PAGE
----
‘Right first time’ is a myth
One of the golden rules drilled into me during my time as a newspaper sub-editor was that the final read-through of a corrected page should always be done by someone else. The value of having another set of eyes proofing your work before it heads off to the printer cannot be emphasised too highly.
The same principles apply to any written work. It’s very easy to repeat the same mistakes over and over again without realising. Often, a fresh eye is needed – and this is where a professional proofreader comes in.
I am a member of the Society of Editors and Proofreaders (SfEP). As members, we adhere to a code of practice that sets standards for proofreading and editing. These standards include pricing, editorial excellence, relationships with clients and confidentiality. The full SfEP Code of Practice is available to read here.
So, do you need a proofreader or does your manuscript need the more in-depth service of a copy-editor? A quick summary of the differences should help you decide which one is for you.
This is the starting point. Copy-editing involves working on the raw material, such as the first draft of a novel, a web page or a brochure, and getting it ready for publication.
As well as correcting grammar, punctuation and spelling mistakes, copy-editing involves a few more checks, including:
- Creating stylesheets for consistency in body text, header fonts and paragraph indentation.
- Consistency in spelling, quotation marks, numbers, dashes and spacing.
- Correct spelling of placenames and famous people.
- Checking chapter numbers and/or titles to make sure they are sequential and relevant.
- Ensuring continuity is intact: for example, making sure the hair and eyes of a character in a novel don’t suddenly change colour – and that their name is spelled the same way throughout.
- Using synonyms to eliminate repetition of words in a sentence.
These are just some of the services a copy-editor provides. For a more comprehensive round-up, read this: What is copy-editing?
A proofreader makes the final checks before a document is handed back to the client, ready for publication or distribution. This is really the mopping-up stage where final corrections are made to grammar, spellings and any remaining typographical errors.
A proofreader also looks out for:
- Consistency in style, text, layout, images and captions.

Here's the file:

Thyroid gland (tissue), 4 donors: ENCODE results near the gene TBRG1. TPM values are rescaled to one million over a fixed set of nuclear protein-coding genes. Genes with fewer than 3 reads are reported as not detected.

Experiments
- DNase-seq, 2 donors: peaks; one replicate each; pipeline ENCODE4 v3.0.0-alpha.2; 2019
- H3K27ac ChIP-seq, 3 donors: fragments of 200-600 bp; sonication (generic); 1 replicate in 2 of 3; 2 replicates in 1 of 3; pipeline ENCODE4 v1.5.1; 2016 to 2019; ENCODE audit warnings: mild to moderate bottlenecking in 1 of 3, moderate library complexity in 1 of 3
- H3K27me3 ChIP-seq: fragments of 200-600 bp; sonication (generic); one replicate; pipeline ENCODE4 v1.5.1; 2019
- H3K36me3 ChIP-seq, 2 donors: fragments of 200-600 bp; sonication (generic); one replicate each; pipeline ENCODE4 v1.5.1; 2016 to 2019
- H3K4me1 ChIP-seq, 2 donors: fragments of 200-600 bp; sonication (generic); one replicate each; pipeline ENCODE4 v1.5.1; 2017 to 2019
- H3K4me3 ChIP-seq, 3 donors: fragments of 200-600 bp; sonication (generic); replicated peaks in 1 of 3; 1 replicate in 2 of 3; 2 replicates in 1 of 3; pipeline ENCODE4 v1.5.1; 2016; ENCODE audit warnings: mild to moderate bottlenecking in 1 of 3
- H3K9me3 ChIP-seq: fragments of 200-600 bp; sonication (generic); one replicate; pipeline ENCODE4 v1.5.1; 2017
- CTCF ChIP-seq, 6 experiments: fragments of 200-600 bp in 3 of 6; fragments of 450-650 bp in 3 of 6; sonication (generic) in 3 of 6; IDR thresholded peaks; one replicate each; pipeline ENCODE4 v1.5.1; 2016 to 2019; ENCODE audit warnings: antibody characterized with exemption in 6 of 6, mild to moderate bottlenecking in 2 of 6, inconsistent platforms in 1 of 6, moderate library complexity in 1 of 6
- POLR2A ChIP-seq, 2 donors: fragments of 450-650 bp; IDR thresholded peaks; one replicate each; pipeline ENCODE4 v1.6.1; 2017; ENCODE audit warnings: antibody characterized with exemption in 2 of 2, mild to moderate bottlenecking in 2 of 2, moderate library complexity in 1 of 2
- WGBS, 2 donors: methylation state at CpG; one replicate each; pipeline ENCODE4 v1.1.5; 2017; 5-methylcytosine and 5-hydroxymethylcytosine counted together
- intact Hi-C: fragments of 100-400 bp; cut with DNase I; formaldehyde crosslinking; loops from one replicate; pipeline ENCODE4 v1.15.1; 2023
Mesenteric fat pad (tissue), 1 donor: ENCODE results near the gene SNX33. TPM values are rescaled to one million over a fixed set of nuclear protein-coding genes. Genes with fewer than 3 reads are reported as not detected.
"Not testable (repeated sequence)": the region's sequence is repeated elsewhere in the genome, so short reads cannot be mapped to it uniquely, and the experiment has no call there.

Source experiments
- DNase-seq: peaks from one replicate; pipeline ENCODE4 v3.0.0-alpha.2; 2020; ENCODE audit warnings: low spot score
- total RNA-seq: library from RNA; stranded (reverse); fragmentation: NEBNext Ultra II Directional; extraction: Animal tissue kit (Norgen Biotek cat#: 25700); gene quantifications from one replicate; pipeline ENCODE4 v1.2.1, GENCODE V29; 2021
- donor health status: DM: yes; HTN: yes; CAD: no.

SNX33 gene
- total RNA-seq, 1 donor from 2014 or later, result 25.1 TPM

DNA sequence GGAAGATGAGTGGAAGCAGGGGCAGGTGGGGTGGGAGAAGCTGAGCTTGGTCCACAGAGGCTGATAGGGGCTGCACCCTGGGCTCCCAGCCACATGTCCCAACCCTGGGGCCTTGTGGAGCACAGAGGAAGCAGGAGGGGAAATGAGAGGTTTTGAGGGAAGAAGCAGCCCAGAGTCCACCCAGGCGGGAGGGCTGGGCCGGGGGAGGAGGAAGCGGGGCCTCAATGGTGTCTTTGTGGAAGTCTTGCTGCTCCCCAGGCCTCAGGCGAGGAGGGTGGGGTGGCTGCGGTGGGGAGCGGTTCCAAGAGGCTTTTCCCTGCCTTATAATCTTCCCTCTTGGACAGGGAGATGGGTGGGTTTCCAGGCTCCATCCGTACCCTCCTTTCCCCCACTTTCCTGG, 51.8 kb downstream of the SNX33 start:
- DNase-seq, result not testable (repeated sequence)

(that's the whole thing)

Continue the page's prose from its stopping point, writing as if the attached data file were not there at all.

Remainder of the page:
- Ambiguity and lack of clarity in meaning.
To find out more about what a proofreader does. Take a look here: What is proofreading.
Things I need to know
Before pricing up and taking on a job, there are a few things I need to know in advance.
1. Details about the job: For example, is it a novel, thesis, CV, or company newsletter?
2. Word count: This helps me to assess how long the job will take.
3. Your deadline: I’m busier at some times than others, so it helps if you contact me well before your work needs to be completed.
4. Does your manuscript need copy-editing or proofreading? Obviously, the former is more time-consuming, so please allow for this. If you are not sure, then send me around 1,000 words taken from the middle of the manuscript, and I can let you know which of the services would suit you best.
Things you need to know
- I work on a PC with Windows 10 and Microsoft Word 2010, using Track Changes to give you a record of any changes I’ve made. I also use the balloons in Track Changes to record any comments that might be helpful. It is up to you to accept or reject those changes.
- I use macros to cut down time on repetitive changes, such as changing double-spacing to single-spacing. The time saved by doing this also helps to cut costs for you.
- I use annotations and sticky notes to make changes on PDFs.
- Once finished, I will send the completed document in Word for you to view changes and also in PDF format so you can see the corrected document in its finished form.
- Payment is via bank transfer within 30 days of receiving the invoice. A receipt will be issued once payment is made.
Pricing and pace of work
Please contact me for rates. Until I see your submission, it’s difficult to give a definitive figure. As a guide, I can proofread up to 3,000 words per hour. However, if a lot of corrections are needed, this figure may drop to 2,000 wph, and for copy-editing, this may fall to 1,000 wph or less.
Proofreading is tiring work. As a rule, I work six hours on screen a day, building in breaks to maintain concentration. This should help you to work out how long it will take me to proofread or copy-edit your manuscript.